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Keep the left lanes on freeways for passing only 

Oregon prohibits drivers on highways' left lane except for overtaking slower vehicles; California should do the same

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It’s not unusual to see drivers speed onto the freeway, then immediately steer to the outermost left lane and remain there, refusing to relinquish it when a faster car closes, even though no one occupies the lane to the right. No one in power seems to care about this dangerous behavior. If you could do something to make your life and others’ lives safer and more agreeable, wouldn’t you take action?

When recently driving through Oregon, I was pleasantly surprised to see road signs indicating the left lane is for passing only, and trucks with trailers are prohibited from the left lane. That state requires drivers to stay in the right lane except to pass, regardless of speed. In fact, about 20 percent of the states mandate drivers must use the right lane unless overtaking a slower vehicle. But not California.

“If you’re going at the speed limit, you’re not required to move over and can stay in the left lane all you want,” Officer Joe Vega of the San Luis Obispo unit of the California Highway Patrol told me.

An exhaustive 1992 nationwide study by the Federal Highway Administration concluded speed limits don’t work. It considered the speed of traffic in 22 states on 100 roads that had their speed limits changed several times up or down during a five-year period. The results showed that lowering posted speed limits by as much as 20 miles per hour, or raising them by as much as 15 miles per hour, had little to no effect on the speed of traffic. The upshot is people drive at whatever speed they feel comfortable and safe. It’s not my purpose to argue the merits of speed limits; I’m merely pointing out that separating cars traveling at very different speeds is strictly a matter of safety.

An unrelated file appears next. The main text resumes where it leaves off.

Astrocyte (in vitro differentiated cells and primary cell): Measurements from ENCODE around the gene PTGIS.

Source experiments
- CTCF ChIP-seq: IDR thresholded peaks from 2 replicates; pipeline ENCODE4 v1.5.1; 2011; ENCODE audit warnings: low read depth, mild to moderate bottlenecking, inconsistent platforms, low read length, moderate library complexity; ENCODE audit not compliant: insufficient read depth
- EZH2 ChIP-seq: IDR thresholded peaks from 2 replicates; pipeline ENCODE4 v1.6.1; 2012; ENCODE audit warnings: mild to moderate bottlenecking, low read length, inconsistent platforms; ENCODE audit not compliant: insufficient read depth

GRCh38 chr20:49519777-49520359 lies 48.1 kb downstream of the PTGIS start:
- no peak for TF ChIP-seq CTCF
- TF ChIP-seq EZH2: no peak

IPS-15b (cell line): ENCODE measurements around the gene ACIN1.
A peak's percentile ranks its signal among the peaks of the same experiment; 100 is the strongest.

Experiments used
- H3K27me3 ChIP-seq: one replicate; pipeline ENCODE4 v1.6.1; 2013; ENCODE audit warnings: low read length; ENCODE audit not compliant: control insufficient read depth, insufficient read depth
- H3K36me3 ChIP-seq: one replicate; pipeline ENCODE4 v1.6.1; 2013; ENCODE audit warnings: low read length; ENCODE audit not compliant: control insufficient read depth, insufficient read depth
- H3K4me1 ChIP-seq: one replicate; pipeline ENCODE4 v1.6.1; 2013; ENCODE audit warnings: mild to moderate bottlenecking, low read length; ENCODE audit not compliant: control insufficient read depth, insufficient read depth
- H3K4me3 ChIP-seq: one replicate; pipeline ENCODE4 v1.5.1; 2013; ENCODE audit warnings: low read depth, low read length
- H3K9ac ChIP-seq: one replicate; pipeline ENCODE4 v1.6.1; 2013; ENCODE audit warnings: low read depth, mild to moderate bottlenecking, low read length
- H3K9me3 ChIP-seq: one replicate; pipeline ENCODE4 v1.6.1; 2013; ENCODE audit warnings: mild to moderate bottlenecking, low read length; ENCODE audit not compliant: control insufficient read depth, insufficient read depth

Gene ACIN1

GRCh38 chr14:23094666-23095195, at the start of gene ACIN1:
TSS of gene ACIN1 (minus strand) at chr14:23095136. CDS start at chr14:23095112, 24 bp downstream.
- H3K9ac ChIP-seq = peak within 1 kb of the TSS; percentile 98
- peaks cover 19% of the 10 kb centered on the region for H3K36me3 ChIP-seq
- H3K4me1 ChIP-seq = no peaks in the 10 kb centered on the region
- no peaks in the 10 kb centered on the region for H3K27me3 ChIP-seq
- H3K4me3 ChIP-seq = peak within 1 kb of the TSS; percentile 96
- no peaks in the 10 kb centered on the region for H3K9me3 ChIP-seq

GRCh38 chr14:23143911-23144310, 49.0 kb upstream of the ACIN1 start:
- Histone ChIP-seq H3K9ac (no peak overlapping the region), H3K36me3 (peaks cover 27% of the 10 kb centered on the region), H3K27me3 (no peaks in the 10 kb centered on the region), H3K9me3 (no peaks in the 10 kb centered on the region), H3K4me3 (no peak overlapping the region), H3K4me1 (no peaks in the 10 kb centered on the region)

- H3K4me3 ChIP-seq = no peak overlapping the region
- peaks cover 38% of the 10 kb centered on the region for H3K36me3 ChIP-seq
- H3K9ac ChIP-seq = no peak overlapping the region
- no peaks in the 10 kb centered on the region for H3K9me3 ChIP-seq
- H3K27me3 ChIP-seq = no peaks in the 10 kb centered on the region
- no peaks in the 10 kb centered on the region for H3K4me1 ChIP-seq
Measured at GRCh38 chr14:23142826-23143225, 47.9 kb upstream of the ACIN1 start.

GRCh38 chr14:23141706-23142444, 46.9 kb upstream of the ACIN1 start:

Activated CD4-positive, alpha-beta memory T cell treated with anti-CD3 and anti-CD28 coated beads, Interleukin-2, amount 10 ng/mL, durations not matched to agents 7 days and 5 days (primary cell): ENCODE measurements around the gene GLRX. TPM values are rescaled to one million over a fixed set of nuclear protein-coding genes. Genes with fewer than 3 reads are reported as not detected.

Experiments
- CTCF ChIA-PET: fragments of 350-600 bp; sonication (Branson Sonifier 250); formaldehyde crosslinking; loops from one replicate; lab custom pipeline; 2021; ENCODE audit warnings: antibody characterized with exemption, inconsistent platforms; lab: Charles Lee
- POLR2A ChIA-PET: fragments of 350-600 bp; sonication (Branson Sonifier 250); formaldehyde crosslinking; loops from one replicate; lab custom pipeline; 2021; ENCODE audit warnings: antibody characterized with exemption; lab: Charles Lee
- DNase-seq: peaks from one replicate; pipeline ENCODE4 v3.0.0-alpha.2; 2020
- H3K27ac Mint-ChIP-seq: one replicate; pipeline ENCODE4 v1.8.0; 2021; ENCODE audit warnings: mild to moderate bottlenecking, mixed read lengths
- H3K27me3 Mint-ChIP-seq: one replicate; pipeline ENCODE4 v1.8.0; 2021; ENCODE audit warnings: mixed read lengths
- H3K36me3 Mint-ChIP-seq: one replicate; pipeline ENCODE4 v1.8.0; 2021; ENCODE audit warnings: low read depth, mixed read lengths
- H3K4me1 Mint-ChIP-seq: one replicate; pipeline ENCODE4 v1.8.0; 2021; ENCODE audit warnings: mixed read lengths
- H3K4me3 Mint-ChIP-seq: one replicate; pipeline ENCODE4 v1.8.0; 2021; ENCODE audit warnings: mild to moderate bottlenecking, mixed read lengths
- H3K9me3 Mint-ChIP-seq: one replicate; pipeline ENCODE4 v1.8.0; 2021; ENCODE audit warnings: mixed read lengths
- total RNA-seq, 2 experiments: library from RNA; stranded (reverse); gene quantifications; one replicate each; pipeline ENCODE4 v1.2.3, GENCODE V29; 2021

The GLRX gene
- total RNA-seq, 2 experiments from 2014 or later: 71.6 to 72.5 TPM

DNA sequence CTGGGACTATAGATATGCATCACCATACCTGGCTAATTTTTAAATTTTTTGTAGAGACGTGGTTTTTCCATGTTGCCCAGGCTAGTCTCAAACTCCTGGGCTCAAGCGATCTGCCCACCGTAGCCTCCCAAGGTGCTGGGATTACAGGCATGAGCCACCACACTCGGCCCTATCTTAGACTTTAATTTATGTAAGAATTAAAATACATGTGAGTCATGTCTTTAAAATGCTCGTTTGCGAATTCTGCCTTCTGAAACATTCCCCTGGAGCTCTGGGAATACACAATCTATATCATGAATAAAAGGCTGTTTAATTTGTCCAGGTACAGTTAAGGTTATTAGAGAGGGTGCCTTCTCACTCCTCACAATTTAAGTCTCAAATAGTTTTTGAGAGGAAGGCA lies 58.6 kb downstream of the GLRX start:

Clearly, drivers often exceed the speed limits on our freeways. I contend that drivers who fail to yield the left lane for faster cars to pass cause more accidents, injuries, and deaths than does speed itself.

Why is it that requiring drivers to stay right except to pass is the exception, not the rule among states? And especially in California, with so many miles of superhighways and more cars than any other state, why is our law not crystal clear in stipulating: Drive on the right, pass on the left—always?

Unfortunately, too few people adhere to the maxim “live and let live.” Consequently, laws and enforcement measures are necessary to ensure what we do is considerate and safe. There have been plenty of well-meaning admonitions to drive defensively and not linger in the left lane, but unless “drive on the right, pass on the left” is legislated in this state, the inconsiderate and dangerous behavior (perhaps due partly to cruise control) of monopolizing the passing lane will continue.

However, something can be done immediately, without waiting for new laws to be adopted. The state’s coffers are running dry: Our police agencies could help to replenish them by citing drivers who needlessly congest the passing lanes for reckless driving. In the long run, it’s public opinion that will force the Legislature to act. I hope you share my views.

Gene Gisin is a New Times contributor who graduated with a degree in engineering from Cal Poly. Send comments to econnolly@newtimesslo.com.

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